Da-Costa-Rocha I.,University of London |
Bonnlaender B.,Plantextrakt GmbH and Co. KG |
Sievers H.,Phytolab GmbH and Co. KG |
Pischel I.,University of London |
And 2 more authors.
Food Chemistry | Year: 2014
Hibiscus sabdariffa L. (Hs, roselle; Malvaceae) has been used traditionally as a food, in herbal drinks, in hot and cold beverages, as a flavouring agent in the food industry and as a herbal medicine. In vitro and in vivo studies as well as some clinical trials provide some evidence mostly for phytochemically poorly characterised Hs extracts. Extracts showed antibacterial, anti-oxidant, nephro- and hepato-protective, renal/diuretic effect, effects on lipid metabolism (anti-cholesterol), anti-diabetic and anti-hypertensive effects among others. This might be linked to strong antioxidant activities, inhibition of α-glucosidase and α-amylase, inhibition of angiotensin-converting enzymes (ACE), and direct vaso-relaxant effect or calcium channel modulation. Phenolic acids (esp. protocatechuic acid), organic acid (hydroxycitric acid and hibiscus acid) and anthocyanins (delphinidin-3-sambubioside and cyanidin-3-sambubioside) are likely to contribute to the reported effects. More well designed controlled clinical trials are needed which use phytochemically characterised preparations. Hs has an excellent safety and tolerability record. © 2014 The Authors. Published by Elsevier Ltd.
Van Proeyen K.,Catholic University of Leuven |
Ramaekers M.,Catholic University of Leuven |
Pischel I.,PhytoLab GmbH and Co. KG |
Hespel P.,Catholic University of Leuven
International Journal of Sport Nutrition and Exercise Metabolism | Year: 2012
The purpose of this study was to investigate the effect of Opuntia ficus-indica (OFI) cladode and fruit-skin extract on blood glucose and plasma insulin increments due to high-dose carbohydrate ingestion, before and after exercise. Healthy, physically active men (n = 6; 21.0 ± 1.6 years, 78.1 ± 6.0 kg) participated in a double-blind placebo-controlled crossover study involving 2 experimental sessions. In each session, the subjects successively underwent an oral glucose tolerance test at rest (OGTT R), a 30-min cycling bout at ∼75% VO 2max, and another OGTT after exercise (OGTT EX). They received capsules containing either 1,000 mg OFI or placebo (PL) 30 min before and immediately after the OGTT R. Blood samples were collected before (t 0) and at 30-min intervals after ingestion of 75 g glucose for determination of blood glucose and serum insulin. In OGTT EX an additional 75-g oral glucose bolus was administered at t 60. In OGTT R, OFI administration reduced the area under the glucose curve (AUC GLUC) by 26%, mainly due to lower blood glucose levels at t 30 and t60 (p < .05). Furthermore, a higher serum insulin concentration was noted after OFI intake at baseline and at t 30 (p < .05). In OGTT EX, blood glucose at t 60 was ∼10% lower in OFI than in PL, which resulted in a decreased AUC GLUC (-37%, p < .05). However, insulin values and AUC INS were not different between OFI and PL. In conclusion, the current study shows that OFI extract can increase plasma insulin and thereby facilitate the clearance of an oral glucose load from the circulation at rest and after endurance exercise in healthy men. © 2012 Human Kinetics, Inc.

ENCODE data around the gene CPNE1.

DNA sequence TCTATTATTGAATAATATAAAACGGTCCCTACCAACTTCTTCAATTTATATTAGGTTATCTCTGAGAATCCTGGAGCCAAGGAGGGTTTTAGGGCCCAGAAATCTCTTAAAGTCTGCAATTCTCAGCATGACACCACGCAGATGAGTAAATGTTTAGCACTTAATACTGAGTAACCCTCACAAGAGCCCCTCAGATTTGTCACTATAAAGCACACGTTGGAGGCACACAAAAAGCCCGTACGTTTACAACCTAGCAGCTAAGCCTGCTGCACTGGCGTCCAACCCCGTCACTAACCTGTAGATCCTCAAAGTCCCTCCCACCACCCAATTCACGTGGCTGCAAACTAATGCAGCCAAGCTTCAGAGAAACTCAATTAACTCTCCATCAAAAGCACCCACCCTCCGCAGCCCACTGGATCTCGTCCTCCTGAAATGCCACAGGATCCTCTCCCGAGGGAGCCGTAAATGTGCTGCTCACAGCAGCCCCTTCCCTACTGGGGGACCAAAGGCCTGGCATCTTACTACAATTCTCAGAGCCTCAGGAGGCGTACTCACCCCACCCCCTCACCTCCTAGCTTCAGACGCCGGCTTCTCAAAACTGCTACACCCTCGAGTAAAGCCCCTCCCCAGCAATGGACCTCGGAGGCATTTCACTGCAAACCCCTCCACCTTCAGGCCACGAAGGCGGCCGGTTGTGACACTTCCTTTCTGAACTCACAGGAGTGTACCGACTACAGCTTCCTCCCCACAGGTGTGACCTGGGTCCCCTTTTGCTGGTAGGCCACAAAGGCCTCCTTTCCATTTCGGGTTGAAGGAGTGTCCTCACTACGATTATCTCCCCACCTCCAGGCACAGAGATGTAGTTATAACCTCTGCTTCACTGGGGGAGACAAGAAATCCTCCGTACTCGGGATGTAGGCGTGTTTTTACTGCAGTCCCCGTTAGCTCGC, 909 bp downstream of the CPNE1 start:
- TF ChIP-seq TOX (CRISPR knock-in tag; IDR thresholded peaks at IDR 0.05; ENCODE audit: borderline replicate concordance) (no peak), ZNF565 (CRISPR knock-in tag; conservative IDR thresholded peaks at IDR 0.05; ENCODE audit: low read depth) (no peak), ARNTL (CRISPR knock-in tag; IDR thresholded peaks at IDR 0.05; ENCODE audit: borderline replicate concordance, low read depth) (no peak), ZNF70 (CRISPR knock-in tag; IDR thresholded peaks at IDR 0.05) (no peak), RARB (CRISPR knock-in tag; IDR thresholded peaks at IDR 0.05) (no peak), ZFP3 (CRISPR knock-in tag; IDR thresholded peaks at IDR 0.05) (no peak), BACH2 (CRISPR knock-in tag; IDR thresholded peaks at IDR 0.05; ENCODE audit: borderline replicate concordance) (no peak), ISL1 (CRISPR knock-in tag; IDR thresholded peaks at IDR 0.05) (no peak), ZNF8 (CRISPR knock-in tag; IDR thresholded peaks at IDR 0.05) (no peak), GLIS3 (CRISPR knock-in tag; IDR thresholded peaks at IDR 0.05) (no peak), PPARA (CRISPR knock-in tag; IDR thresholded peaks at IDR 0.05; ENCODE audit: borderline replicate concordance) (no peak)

Sanzini E.,Instituto Superiore Of Sanita |
Badea M.,Transilvania University of Brasov |
Santos A.D.,PhytoLab GmbH and Co. KG |
Restani P.,PhytoLab GmbH and Co. KG |
Sievers H.,University of Milan
Food and Function | Year: 2011